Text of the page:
Re: Uniselector wanted
Dumb question, but if the voltages so the main issue is it not easier to change the voltage supply?
I did pick a few uniselectors recently , with 5 lines, but no idea of brand, as there are no labels, one is brand new old stock
I did pick a few uniselectors recently , with 5 lines, but no idea of brand, as there are no labels, one is brand new old stock

 Posts: 12
 Joined: Mon Nov 20, 2006 8:54 pm
 Location: Essex
Re: Uniselector wanted
I did consider using a 50v Power supply. You could get a laptoptype 50 volt PSU from EBay for about £10 and use BOTH 24 and 50 volt power supplies and "steering diodes". Alternatively, you could try to use ONLY a replacement 50v PSU. I did consider this but it also seemed quite an inelegant solution that scraps the original transformer/rectifier. I was willing to play with a low voltage uniselector coil but less willing to chance my hand with rewinding a mains transformer.
Given the choice of a) 50v machine conversion, b) mixed 24/50v operation and c) conversion of the (new) uniselector from 50v to 24v, I chose the latter. It is of course a personal choice but for me the coil rewind was the least worst option. Originally I was considering how to keep the machine more "authentic".....but couldn't find a replacement 24v (Siemens) uniselector. It would perhaps have been better to change BOTH uniselectors to GEC version since my mods will make my machine an odd hybrid. I suppose it depends what the objectives are. If you want to sell at a maximum price, authentic (or the appearance of authentic) has much value. I have had this scrapped machine for about 50 years and my objective has become simply to make it work! (My rewiring solution is also quite unorthodox.....so I really have already given up on "authentic".)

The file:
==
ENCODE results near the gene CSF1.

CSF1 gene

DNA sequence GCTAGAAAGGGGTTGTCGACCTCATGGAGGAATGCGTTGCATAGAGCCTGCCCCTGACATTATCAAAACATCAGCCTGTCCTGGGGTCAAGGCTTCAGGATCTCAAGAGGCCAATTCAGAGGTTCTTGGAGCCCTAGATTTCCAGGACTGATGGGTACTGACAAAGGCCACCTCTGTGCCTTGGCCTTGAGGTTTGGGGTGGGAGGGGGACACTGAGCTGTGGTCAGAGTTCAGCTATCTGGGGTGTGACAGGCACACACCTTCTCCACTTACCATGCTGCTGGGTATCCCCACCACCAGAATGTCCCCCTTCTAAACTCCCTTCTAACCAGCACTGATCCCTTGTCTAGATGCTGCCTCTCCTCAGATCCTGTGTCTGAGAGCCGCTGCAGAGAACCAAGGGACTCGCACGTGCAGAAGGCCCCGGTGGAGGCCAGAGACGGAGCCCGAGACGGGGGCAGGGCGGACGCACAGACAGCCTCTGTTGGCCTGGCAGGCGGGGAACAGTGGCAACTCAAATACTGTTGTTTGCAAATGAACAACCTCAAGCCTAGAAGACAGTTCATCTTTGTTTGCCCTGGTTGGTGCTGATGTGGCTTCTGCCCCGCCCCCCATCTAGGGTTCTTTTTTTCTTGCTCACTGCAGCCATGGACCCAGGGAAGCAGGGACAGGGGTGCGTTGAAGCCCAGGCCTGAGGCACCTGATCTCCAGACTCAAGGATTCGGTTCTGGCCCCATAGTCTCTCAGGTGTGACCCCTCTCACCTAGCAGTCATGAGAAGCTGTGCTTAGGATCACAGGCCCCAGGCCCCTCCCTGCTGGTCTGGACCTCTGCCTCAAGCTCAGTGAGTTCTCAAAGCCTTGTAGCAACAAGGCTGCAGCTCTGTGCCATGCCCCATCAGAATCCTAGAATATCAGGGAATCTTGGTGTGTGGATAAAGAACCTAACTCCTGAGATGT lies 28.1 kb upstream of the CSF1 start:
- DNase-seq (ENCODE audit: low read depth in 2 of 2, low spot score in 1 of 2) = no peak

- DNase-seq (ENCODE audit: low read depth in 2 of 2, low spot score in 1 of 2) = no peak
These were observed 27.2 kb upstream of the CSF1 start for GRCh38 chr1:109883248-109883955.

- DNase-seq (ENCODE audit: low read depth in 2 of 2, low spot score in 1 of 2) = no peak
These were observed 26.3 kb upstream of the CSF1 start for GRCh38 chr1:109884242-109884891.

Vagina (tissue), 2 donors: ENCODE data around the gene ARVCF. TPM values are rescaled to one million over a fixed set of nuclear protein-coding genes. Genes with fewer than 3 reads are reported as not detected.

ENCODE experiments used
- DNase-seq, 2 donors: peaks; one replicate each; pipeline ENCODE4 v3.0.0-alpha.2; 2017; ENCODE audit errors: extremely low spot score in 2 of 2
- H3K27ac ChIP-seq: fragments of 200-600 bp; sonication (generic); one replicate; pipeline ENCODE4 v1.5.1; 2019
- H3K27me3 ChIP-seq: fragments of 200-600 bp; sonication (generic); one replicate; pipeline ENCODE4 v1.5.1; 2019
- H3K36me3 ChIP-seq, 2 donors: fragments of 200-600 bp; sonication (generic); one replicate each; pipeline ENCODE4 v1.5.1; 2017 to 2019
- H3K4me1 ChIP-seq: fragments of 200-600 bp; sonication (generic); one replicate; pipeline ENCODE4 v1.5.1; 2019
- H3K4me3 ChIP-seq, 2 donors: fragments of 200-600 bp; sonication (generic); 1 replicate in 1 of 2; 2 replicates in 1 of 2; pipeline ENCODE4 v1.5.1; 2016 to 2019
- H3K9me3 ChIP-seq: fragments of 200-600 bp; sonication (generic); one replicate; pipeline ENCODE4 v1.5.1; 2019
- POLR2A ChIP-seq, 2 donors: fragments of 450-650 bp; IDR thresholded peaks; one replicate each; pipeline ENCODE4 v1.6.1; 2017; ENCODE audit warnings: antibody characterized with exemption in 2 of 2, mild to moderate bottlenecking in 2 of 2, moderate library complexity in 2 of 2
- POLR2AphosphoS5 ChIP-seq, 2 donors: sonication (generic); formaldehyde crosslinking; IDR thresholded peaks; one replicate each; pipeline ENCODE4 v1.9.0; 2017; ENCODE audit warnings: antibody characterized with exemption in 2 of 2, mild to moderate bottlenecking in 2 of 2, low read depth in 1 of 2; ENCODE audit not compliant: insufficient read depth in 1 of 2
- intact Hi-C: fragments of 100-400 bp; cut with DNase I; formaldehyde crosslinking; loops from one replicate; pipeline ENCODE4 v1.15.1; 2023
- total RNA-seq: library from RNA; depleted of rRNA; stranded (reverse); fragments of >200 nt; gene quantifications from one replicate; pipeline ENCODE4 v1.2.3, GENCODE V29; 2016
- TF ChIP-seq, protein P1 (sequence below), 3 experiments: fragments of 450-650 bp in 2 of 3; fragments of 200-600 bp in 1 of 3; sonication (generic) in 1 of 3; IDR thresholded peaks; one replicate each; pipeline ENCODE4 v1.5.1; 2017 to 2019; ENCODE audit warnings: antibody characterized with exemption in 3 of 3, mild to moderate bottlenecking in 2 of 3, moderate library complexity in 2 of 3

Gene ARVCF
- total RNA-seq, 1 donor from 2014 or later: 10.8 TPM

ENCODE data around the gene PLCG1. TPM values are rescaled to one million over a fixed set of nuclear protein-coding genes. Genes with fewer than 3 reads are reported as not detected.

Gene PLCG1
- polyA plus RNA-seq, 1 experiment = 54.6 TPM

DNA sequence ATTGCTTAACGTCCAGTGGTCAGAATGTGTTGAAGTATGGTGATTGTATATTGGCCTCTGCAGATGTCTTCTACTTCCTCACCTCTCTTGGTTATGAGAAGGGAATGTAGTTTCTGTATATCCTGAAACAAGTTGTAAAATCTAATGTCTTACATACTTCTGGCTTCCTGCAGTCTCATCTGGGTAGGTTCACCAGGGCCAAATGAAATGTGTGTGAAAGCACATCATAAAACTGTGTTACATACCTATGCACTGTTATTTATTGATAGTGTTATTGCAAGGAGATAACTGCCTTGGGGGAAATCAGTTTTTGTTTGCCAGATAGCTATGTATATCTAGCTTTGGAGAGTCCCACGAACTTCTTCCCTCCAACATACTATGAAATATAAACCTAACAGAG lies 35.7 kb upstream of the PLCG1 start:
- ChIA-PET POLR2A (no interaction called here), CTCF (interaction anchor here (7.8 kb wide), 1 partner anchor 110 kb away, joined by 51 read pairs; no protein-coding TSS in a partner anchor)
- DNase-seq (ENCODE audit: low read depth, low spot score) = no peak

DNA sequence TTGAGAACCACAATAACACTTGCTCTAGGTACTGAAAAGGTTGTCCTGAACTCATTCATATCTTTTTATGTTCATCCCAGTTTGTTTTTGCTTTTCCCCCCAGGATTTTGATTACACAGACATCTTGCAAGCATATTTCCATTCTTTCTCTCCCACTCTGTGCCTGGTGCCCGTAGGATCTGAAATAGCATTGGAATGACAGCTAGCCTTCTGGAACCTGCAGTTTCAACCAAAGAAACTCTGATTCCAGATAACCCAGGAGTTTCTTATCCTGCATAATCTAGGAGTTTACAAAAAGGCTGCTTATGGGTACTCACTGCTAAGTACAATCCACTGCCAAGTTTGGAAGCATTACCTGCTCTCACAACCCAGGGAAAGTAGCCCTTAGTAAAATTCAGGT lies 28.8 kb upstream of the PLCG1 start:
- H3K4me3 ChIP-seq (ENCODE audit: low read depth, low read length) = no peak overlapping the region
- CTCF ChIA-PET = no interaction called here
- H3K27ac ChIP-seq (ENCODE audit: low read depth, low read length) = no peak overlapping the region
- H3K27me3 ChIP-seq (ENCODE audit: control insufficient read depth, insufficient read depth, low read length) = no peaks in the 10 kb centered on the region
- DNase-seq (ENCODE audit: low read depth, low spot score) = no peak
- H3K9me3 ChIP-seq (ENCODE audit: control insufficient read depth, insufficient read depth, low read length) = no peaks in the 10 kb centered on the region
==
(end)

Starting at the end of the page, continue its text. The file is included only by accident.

I can't claim my solution is "right": it just suits me. I started from a scrapped and cannibalised machine. There may well be better solutions..... Who knows, if I ever get this working, I may consider replacing the other Siemens uniselector with a GEC 50v version (and rewinding its coil).....at least I know how to do it and have the coil wire to do it!
It's amazing how defensive I have become for even a suboptimal solution.....!
I suppose my main intention was just to show that rewinding the uniselector coil was a possible/practical solution. And give enough technical help for anyone else who wanted to try it.
Oh and by the way....it was never a dumb question.
Regards,
G
Given the choice of a) 50v machine conversion, b) mixed 24/50v operation and c) conversion of the (new) uniselector from 50v to 24v, I chose the latter. It is of course a personal choice but for me the coil rewind was the least worst option. Originally I was considering how to keep the machine more "authentic".....but couldn't find a replacement 24v (Siemens) uniselector. It would perhaps have been better to change BOTH uniselectors to GEC version since my mods will make my machine an odd hybrid. I suppose it depends what the objectives are. If you want to sell at a maximum price, authentic (or the appearance of authentic) has much value. I have had this scrapped machine for about 50 years and my objective has become simply to make it work! (My rewiring solution is also quite unorthodox.....so I really have already given up on "authentic".)